Friday, December 21, 2012


Pedestretarian contributor Bree Mckenna found this zucchini leaning against a telephone pole on Olive and Howell. Bree said she found the zucchini unadorned and “garnished it” with a hat. I wondered why she was carrying a tiny sombrero that day, though I can’t think of anyone more likely to have miniature articles of clothing on their person. When we lived together, we discussed constructing a popsicle stick house to store our bottles of vitamins in. Once we planned to meet for a drink at 8:30. 9:00 arrived and we had the following exchange of text messages:
Me:  “Hey, on your way?”
Bree: “EL gay cactus.”
Me: “Are you still coming?”
Bree: “New shoes, the lucky lass!”
I later found out she had been at a bar across the street.
Anyway, the reason she had a zucchini-sized hat in her purse was because she was on her way home to dress up a cat. She also had a cat poncho, which she reports does not look good on a zucchini. When asked if she had any thoughts about the zucchini, she said, “He looked hot, but cool.”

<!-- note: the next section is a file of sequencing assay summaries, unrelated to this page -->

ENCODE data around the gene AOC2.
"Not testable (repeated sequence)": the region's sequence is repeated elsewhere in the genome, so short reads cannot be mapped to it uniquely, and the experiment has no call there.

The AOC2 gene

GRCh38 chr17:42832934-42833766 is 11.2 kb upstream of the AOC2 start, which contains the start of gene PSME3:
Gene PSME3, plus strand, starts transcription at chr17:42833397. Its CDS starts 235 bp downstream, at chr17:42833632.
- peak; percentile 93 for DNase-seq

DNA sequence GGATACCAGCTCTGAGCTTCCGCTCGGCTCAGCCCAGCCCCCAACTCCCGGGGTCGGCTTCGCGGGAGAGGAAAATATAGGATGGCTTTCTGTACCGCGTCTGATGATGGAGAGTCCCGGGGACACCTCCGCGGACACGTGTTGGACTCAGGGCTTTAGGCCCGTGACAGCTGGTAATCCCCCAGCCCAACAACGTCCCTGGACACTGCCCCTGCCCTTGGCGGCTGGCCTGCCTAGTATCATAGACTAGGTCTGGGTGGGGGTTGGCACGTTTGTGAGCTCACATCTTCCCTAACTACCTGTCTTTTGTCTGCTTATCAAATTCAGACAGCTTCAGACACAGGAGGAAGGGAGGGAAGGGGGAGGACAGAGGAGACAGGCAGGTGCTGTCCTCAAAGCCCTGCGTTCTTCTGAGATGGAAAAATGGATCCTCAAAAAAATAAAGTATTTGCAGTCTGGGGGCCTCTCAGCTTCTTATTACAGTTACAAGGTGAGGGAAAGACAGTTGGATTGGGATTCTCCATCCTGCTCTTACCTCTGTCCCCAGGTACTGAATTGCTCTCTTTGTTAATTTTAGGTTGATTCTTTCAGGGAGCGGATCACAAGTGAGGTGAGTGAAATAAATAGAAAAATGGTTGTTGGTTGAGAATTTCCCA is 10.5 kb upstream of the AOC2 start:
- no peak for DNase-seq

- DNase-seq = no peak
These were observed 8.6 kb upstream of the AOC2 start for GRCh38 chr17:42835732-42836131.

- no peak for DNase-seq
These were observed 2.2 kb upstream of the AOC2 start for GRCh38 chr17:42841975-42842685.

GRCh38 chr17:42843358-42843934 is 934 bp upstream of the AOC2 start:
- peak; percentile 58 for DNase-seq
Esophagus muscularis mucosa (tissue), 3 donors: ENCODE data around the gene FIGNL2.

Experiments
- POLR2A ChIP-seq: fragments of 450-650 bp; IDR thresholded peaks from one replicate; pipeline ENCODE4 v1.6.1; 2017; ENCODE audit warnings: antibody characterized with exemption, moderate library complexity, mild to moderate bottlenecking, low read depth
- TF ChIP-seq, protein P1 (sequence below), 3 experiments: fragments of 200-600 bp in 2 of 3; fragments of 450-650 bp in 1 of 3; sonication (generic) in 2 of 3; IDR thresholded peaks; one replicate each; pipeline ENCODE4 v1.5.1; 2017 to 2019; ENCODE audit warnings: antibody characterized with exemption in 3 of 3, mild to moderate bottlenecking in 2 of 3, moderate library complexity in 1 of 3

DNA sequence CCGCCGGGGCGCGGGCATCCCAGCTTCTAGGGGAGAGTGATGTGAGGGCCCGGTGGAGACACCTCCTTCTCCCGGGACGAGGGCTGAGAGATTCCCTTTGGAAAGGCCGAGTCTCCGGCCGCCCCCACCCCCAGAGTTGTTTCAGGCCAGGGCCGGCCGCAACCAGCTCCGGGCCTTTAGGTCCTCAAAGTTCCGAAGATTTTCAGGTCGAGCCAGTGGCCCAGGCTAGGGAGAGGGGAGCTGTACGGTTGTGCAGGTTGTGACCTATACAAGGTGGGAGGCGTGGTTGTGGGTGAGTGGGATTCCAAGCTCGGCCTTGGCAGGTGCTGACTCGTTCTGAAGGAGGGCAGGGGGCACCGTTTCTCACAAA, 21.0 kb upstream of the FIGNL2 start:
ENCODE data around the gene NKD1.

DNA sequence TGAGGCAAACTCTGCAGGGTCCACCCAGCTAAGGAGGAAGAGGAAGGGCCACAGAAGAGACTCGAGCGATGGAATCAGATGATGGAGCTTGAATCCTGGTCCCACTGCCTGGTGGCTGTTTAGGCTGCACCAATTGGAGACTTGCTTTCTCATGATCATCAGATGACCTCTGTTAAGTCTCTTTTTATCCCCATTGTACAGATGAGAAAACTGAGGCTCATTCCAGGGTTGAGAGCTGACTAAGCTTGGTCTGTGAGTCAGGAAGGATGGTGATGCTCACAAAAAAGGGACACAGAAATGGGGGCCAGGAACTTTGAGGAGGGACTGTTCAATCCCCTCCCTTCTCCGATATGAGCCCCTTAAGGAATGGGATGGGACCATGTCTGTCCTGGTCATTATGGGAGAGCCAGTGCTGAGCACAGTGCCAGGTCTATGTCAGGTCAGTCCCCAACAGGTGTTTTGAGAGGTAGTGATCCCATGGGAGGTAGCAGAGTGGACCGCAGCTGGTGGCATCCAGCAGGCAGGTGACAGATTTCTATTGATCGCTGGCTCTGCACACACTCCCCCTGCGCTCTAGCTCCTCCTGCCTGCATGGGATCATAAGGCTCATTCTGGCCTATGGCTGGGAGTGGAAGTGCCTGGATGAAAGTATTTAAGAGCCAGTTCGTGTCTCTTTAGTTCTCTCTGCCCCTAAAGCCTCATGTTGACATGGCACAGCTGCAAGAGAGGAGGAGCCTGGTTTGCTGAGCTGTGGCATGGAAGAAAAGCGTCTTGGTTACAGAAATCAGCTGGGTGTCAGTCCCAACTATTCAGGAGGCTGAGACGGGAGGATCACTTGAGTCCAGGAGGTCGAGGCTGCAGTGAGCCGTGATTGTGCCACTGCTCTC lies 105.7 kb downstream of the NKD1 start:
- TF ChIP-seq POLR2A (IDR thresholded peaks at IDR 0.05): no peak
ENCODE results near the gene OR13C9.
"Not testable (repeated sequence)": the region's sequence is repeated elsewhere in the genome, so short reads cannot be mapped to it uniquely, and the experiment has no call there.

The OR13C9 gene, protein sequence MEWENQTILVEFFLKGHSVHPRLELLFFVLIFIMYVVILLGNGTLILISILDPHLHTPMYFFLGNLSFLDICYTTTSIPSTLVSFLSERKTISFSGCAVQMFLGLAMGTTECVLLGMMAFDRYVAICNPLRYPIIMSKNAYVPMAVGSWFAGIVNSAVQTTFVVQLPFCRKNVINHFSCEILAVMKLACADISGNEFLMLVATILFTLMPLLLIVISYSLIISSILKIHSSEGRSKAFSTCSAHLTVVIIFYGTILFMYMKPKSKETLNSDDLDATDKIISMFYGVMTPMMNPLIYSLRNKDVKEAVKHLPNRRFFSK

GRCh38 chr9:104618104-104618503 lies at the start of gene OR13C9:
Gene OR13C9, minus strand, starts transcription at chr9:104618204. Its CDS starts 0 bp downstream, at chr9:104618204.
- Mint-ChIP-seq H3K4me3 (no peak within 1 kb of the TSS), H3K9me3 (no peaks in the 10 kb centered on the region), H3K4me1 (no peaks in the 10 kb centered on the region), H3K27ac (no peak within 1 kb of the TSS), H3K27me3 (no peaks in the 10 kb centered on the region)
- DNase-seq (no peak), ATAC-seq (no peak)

If you find food on the street, send location and description to

Monday, September 3, 2012


Surprisingly, this appeared to be the only secret beer discarded outside a beer garden at Seattle Center where drinks of PBR quality ran from 7-10 dollars. If beer gardens were actually gardens, I wouldn’t mind paying 7 dollars for a beer. I would love to drink Miller High Life out of a giant sunflower, especially if it was wearing lederhosen. Even a few marigolds in beer-themed planters would improve the standard beer garden experience. Beer Gardens are concrete corrals where confused, overheated people who are never quite drunk squirm on plastic chairs. I would rather discretely sip a PBR in the bushes outside one such “garden” any day. I was imagining a beer garden resembling Willy Wonka’s chocolate factory when a man reached into the bushes beside the lonely Pabst can and pulled out a half empty Mountain Dew bottle. He took a big gulp, dropped it back in the bushes and walked away.

If you find food on the street, send location and description to

Sunday, July 15, 2012